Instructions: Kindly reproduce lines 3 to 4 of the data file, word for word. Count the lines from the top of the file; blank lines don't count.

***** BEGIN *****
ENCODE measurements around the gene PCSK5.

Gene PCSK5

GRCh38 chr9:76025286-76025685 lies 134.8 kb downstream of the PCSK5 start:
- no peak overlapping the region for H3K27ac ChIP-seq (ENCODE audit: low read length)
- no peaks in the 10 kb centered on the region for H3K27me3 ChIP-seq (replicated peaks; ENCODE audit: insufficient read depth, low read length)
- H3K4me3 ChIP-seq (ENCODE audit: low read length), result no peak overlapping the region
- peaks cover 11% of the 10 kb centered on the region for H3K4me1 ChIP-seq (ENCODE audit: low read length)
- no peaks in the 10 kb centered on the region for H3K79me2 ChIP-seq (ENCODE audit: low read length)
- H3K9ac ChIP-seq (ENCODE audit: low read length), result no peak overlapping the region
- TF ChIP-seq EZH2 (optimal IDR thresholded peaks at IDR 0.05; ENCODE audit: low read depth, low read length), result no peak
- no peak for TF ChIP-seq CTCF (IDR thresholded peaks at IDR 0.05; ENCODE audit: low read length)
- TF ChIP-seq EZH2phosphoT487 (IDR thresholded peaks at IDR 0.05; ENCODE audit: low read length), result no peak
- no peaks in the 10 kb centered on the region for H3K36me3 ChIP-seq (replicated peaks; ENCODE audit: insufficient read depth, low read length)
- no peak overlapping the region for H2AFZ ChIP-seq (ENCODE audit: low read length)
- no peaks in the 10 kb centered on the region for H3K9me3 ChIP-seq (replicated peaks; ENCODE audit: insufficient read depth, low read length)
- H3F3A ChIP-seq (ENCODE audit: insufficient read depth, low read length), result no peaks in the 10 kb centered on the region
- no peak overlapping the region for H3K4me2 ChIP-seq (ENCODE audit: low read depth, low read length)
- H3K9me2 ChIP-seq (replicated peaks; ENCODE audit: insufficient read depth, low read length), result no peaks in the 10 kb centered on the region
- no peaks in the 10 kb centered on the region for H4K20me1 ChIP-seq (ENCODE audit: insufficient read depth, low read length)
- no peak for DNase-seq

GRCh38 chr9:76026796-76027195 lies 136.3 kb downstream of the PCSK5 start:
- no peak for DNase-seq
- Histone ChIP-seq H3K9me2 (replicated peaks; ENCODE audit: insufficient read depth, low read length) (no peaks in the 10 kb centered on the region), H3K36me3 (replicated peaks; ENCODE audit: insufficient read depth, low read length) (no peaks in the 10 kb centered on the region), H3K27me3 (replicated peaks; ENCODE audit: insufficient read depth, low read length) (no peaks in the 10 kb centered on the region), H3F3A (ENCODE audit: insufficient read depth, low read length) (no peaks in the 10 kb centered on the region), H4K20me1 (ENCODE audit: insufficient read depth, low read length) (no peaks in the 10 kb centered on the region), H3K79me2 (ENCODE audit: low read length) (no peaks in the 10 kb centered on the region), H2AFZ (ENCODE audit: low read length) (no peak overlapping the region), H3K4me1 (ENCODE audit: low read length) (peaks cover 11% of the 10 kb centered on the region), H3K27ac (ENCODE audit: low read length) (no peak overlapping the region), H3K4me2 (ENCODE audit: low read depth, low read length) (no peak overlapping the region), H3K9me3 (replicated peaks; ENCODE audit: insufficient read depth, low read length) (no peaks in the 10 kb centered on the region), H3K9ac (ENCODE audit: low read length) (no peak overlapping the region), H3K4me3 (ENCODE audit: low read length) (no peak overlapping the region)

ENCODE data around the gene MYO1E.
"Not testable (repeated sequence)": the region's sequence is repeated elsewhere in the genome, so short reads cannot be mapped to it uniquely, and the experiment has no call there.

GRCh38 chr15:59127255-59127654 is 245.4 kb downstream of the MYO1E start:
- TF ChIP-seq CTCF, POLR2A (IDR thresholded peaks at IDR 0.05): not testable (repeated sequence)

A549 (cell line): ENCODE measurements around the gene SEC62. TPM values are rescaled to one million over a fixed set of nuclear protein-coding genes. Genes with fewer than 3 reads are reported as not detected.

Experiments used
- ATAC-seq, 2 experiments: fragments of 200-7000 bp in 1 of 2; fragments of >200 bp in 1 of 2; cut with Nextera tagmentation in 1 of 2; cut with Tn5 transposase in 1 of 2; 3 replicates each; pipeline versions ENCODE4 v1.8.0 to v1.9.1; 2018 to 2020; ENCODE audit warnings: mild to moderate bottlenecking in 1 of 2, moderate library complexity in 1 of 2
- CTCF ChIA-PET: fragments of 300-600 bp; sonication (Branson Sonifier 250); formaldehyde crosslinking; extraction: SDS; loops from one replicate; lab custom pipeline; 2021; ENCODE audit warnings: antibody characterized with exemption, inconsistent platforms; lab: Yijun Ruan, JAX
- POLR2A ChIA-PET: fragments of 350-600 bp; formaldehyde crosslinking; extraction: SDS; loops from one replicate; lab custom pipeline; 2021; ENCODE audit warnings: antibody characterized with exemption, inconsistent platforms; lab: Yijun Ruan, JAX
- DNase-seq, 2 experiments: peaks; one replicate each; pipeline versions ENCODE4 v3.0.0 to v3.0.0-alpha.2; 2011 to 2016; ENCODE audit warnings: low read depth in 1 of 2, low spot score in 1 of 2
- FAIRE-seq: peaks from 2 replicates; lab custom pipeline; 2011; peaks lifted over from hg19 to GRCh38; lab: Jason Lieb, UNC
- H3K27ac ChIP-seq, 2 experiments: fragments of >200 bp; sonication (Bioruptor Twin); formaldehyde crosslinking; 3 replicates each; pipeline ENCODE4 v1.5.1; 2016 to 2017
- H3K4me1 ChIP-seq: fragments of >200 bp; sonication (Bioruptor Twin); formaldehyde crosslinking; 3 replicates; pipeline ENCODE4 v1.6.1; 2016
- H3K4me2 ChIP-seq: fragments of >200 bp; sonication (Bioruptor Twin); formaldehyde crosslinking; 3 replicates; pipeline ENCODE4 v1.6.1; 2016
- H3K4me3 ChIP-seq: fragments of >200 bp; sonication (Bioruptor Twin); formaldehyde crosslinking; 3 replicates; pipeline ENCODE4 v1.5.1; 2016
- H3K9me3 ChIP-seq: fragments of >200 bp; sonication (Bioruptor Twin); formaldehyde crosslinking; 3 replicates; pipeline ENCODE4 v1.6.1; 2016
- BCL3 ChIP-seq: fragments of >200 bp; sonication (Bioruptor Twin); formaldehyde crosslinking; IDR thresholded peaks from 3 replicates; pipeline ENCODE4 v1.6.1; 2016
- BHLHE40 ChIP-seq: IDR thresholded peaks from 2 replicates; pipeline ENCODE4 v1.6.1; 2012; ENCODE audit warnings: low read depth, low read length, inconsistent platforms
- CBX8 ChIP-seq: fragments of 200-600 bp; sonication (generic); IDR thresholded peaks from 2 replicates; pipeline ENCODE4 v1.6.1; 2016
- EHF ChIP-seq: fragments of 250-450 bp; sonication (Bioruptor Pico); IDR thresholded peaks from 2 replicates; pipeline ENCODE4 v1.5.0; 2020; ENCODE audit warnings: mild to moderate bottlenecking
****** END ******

GRCh38 chr9:76025286-76025685 lies 134.8 kb downstream of the PCSK5 start:
- no peak overlapping the region for H3K27ac ChIP-seq (ENCODE audit: low read length)